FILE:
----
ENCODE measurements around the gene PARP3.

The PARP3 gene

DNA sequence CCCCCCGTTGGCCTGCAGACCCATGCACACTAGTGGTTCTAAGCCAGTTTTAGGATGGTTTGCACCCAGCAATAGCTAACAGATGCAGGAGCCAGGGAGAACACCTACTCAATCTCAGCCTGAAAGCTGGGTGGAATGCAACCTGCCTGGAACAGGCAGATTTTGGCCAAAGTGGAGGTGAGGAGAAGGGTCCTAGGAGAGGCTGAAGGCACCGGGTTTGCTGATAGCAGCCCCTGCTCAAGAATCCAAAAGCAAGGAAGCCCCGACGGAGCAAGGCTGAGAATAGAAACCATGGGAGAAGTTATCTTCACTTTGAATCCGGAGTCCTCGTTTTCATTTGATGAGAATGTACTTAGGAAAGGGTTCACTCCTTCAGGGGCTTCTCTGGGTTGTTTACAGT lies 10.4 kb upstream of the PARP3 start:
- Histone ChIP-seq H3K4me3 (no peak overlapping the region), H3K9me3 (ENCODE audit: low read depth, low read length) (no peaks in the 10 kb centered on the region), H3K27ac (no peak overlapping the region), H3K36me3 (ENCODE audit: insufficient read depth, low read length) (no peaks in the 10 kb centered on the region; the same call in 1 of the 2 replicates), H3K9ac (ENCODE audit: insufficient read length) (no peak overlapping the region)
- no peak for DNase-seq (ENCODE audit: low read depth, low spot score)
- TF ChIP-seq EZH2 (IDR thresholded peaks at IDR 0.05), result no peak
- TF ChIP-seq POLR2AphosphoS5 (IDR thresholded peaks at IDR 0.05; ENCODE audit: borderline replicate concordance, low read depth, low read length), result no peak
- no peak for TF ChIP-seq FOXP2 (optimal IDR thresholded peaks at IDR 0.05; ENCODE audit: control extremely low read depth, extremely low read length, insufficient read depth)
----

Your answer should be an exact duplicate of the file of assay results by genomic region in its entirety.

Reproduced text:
ENCODE measurements around the gene PARP3.

The PARP3 gene

DNA sequence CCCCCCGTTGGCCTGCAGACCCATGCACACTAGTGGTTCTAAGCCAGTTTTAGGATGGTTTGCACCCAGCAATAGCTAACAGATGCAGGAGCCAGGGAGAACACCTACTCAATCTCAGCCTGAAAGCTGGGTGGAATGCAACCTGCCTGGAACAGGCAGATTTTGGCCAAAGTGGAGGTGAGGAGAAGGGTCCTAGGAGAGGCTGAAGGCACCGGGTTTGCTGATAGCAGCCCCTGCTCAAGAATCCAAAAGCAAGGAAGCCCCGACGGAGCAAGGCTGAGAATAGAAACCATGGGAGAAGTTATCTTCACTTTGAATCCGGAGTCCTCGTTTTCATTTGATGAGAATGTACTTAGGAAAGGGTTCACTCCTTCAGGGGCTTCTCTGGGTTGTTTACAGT lies 10.4 kb upstream of the PARP3 start:
- Histone ChIP-seq H3K4me3 (no peak overlapping the region), H3K9me3 (ENCODE audit: low read depth, low read length) (no peaks in the 10 kb centered on the region), H3K27ac (no peak overlapping the region), H3K36me3 (ENCODE audit: insufficient read depth, low read length) (no peaks in the 10 kb centered on the region; the same call in 1 of the 2 replicates), H3K9ac (ENCODE audit: insufficient read length) (no peak overlapping the region)
- no peak for DNase-seq (ENCODE audit: low read depth, low spot score)
- TF ChIP-seq EZH2 (IDR thresholded peaks at IDR 0.05), result no peak
- TF ChIP-seq POLR2AphosphoS5 (IDR thresholded peaks at IDR 0.05; ENCODE audit: borderline replicate concordance, low read depth, low read length), result no peak
- no peak for TF ChIP-seq FOXP2 (optimal IDR thresholded peaks at IDR 0.05; ENCODE audit: control extremely low read depth, extremely low read length, insufficient read depth)